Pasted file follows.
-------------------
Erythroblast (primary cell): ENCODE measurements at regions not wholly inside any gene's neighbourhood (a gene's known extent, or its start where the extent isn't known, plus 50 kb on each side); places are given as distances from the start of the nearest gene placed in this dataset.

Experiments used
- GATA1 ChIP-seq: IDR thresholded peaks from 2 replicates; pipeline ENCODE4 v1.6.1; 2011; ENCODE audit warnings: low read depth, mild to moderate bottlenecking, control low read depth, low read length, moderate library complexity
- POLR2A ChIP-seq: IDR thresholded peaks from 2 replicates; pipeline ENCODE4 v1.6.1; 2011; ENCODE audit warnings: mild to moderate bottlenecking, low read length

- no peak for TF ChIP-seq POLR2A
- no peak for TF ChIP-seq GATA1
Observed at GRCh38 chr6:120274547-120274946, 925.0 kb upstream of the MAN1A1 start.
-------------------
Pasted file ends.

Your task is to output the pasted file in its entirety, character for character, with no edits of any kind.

Erythroblast (primary cell): ENCODE measurements at regions not wholly inside any gene's neighbourhood (a gene's known extent, or its start where the extent isn't known, plus 50 kb on each side); places are given as distances from the start of the nearest gene placed in this dataset.

Experiments used
- GATA1 ChIP-seq: IDR thresholded peaks from 2 replicates; pipeline ENCODE4 v1.6.1; 2011; ENCODE audit warnings: low read depth, mild to moderate bottlenecking, control low read depth, low read length, moderate library complexity
- POLR2A ChIP-seq: IDR thresholded peaks from 2 replicates; pipeline ENCODE4 v1.6.1; 2011; ENCODE audit warnings: mild to moderate bottlenecking, low read length

- no peak for TF ChIP-seq POLR2A
- no peak for TF ChIP-seq GATA1
Observed at GRCh38 chr6:120274547-120274946, 925.0 kb upstream of the MAN1A1 start.